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Flatwoods/Blackland Prairie Margins

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About the Flatwoods/Blackland Prairie Margins

The Flatwoods/Blackland Prairie Margins are an irregularly-shaped region of the Southeastern Plains extending in a roughly crescent shape of discontinuous portions, through Alabama, northeast Mississippi, and barely into Tennessee. In some documents this region is referred to as the Flatwoods / Alluvial Prairie Margins. This region combines two slightly different areas that end up having a similar ecology and vegetation cover: the Flatwoods consist of low, flat areas which are poorly-drained in large part due to their topography. The Blackland Prairie Margins are slightly more varied in their topography, but have heavy soils made from extremely fine particles, which tend to be poorly-drained.

This region ranges from completely flat to gently rolling terrain. Streams tend to be slow-flowing, low-gradient, and have clay or sand bottoms. This region is underlain by clay, calcareous clayey sand, fine sand, chalk, and marl. Soils in the flatwoods tend to be deep, clayey, poorly-drained, and acidic. Soils on the blackland prairie margins tend to expand and become sticky when wet, and crack and harden when dry, but can be less acidic on some sites due to their higher calcium content.

Currently this region has a mix of land use, with some wild forests, some pine plantations, and a mix of pastureland and cropland, mostly producing hay. This region is mostly rural, but also has significant population. It spans some cities and towns, some of which are built inside this region, some of which straddle its border, and some of which are just outside it. The largest city mostly contained in this region is Montgomery, AL.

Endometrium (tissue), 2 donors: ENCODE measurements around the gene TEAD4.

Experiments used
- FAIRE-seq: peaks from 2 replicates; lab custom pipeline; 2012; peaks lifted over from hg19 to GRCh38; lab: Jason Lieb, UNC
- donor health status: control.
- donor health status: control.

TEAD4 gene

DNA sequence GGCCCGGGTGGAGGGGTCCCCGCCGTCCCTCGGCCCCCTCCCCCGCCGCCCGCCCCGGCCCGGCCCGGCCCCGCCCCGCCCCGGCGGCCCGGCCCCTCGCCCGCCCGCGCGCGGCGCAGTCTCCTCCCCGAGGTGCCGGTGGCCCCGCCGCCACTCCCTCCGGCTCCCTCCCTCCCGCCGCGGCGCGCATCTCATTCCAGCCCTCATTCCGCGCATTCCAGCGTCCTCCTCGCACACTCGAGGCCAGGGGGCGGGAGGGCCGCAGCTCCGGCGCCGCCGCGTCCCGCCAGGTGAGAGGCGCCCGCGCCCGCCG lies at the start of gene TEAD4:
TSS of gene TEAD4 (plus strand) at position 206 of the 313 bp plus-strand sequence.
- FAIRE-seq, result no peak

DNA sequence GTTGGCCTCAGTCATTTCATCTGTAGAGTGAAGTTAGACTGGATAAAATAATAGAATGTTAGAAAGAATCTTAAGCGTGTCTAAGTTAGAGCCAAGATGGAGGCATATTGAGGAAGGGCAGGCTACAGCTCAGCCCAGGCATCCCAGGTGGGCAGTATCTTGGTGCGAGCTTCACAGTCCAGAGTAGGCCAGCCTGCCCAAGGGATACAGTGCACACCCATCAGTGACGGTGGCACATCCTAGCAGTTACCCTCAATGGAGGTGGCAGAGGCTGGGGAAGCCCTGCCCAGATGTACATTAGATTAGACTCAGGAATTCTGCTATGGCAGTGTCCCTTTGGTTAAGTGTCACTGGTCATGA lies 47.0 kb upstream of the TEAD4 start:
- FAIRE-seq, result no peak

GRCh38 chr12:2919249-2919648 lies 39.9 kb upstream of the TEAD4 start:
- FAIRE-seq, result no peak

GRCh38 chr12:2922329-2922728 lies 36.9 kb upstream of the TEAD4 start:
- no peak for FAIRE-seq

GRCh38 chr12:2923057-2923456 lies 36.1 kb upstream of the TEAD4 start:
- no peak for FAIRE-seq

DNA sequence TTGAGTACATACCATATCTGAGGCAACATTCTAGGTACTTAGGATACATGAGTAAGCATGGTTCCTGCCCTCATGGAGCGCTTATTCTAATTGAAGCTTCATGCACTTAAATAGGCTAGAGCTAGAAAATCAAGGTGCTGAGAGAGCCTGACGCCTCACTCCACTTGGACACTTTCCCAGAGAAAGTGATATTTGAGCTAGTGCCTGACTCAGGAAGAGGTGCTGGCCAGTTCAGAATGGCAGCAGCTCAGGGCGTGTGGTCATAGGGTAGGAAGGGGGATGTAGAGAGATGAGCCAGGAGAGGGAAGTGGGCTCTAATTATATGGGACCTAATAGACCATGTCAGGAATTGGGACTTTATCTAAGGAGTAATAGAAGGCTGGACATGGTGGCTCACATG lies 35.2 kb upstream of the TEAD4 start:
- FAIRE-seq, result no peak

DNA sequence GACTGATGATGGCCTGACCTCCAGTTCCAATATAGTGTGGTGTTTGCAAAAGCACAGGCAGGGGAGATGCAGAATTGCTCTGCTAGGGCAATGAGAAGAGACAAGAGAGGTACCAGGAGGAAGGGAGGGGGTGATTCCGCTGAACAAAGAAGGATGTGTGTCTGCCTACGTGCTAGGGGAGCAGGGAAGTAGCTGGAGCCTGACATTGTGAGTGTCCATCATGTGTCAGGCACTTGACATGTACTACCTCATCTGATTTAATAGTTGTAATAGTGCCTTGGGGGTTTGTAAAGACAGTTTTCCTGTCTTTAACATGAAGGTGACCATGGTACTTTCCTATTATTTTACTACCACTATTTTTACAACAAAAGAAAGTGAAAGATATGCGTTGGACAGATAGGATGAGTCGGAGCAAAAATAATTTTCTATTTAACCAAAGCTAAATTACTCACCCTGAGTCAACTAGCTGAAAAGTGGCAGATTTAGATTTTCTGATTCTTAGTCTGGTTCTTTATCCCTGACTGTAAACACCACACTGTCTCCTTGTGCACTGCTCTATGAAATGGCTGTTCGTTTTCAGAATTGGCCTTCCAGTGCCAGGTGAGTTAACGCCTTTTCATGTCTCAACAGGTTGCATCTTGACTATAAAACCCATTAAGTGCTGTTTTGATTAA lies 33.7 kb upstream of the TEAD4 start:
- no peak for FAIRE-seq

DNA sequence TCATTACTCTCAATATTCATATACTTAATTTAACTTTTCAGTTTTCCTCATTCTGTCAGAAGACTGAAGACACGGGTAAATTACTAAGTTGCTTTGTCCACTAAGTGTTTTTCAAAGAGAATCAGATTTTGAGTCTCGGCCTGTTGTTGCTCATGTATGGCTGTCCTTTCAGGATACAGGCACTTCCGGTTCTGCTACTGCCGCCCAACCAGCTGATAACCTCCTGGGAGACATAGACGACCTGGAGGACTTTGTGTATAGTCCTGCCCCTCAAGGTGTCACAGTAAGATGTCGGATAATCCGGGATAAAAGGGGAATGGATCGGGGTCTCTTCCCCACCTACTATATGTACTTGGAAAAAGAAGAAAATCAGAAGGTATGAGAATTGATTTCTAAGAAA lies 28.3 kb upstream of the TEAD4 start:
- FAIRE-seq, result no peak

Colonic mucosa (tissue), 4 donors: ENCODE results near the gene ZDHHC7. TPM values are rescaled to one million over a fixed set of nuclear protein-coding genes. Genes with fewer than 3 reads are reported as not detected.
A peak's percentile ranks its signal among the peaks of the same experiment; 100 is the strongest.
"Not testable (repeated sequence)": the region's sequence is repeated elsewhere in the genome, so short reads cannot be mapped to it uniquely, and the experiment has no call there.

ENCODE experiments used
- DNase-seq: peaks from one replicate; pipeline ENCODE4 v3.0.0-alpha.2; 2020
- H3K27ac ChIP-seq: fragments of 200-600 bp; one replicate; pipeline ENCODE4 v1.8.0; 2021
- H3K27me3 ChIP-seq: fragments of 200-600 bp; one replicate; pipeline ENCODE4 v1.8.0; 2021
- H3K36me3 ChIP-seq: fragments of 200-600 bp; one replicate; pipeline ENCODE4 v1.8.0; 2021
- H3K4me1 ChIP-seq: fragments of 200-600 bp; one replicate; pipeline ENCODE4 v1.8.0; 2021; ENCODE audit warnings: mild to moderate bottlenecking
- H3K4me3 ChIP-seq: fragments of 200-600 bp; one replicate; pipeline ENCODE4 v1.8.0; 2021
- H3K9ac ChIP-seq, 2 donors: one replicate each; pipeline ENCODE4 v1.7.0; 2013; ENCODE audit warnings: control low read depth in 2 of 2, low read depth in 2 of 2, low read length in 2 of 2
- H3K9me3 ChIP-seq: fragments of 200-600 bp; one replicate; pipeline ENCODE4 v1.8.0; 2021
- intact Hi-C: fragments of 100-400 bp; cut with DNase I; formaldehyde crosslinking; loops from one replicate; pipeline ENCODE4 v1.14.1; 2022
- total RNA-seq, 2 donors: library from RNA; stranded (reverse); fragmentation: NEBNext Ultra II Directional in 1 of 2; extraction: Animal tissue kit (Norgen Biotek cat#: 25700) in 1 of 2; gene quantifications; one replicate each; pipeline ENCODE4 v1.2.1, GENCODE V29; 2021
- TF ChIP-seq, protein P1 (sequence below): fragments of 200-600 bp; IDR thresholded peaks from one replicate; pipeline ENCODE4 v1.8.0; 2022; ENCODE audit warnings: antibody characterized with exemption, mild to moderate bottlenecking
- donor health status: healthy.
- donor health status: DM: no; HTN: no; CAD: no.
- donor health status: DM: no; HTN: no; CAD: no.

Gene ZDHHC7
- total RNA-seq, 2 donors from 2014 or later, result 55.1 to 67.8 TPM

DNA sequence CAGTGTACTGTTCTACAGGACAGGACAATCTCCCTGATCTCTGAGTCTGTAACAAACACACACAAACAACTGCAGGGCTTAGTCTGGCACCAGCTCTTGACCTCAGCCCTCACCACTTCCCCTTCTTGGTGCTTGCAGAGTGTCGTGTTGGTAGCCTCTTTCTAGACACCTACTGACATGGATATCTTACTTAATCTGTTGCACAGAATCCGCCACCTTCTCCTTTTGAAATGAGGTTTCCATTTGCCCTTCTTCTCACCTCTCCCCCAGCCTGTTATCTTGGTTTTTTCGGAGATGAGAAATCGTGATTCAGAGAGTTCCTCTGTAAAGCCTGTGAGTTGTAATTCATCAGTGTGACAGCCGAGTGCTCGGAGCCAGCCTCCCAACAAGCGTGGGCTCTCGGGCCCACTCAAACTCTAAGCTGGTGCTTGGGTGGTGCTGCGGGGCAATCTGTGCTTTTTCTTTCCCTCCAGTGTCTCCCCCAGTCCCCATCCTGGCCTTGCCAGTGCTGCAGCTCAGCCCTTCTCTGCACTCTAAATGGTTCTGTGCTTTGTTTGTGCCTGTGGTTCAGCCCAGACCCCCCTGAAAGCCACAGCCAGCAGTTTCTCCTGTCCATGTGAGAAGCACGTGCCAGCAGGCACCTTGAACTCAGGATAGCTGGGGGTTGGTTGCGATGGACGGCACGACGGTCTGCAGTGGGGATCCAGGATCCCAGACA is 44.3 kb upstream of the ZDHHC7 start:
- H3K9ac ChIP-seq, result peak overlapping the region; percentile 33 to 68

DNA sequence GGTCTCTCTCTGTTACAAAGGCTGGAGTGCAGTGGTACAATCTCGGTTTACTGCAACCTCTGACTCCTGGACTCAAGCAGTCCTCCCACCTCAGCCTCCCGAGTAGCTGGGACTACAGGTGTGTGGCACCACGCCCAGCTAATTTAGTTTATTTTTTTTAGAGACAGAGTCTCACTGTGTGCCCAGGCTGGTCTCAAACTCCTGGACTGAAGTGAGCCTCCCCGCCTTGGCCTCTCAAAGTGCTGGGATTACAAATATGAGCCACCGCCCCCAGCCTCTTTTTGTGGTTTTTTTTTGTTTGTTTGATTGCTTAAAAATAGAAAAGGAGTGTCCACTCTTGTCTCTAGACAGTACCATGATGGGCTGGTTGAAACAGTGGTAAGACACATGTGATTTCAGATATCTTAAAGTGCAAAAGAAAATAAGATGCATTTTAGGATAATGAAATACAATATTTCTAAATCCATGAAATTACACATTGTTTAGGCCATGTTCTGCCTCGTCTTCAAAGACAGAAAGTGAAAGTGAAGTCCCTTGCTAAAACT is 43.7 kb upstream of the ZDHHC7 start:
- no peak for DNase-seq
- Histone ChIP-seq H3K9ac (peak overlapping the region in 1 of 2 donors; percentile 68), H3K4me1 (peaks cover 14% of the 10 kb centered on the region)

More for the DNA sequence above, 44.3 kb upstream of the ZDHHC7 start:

Most of this region borders the Blackland Prairie, a region distinguished by the fact that the expanding and contracting of fine soil particles becomes so severe that it limits plant growth and the forest opens to prairie. Along the major rivers, this region also borders the Southeastern Floodplains and Low Terraces. At the north end, this region borders the more rugged, upland Northern Hilly Gulf Coastal Plain. Over much of its length, it is bordered to the southwest or south by the Southern Hilly Gulf Coastal Plain. To the east and north, much of this region borders the Fall Line Hills.

References

1. Griffith, G.E., Omernik, J.M., Comstock, J.A., Lawrence, S., Martin, G., Goddard, A., Hulcher, V.J., and Foster, T. "Ecoregions of Alabama and Georgia (color poster with map, descriptive text, summary tables, and photographs)", U.S. Geological Survey, Reston, VA (2001) Web.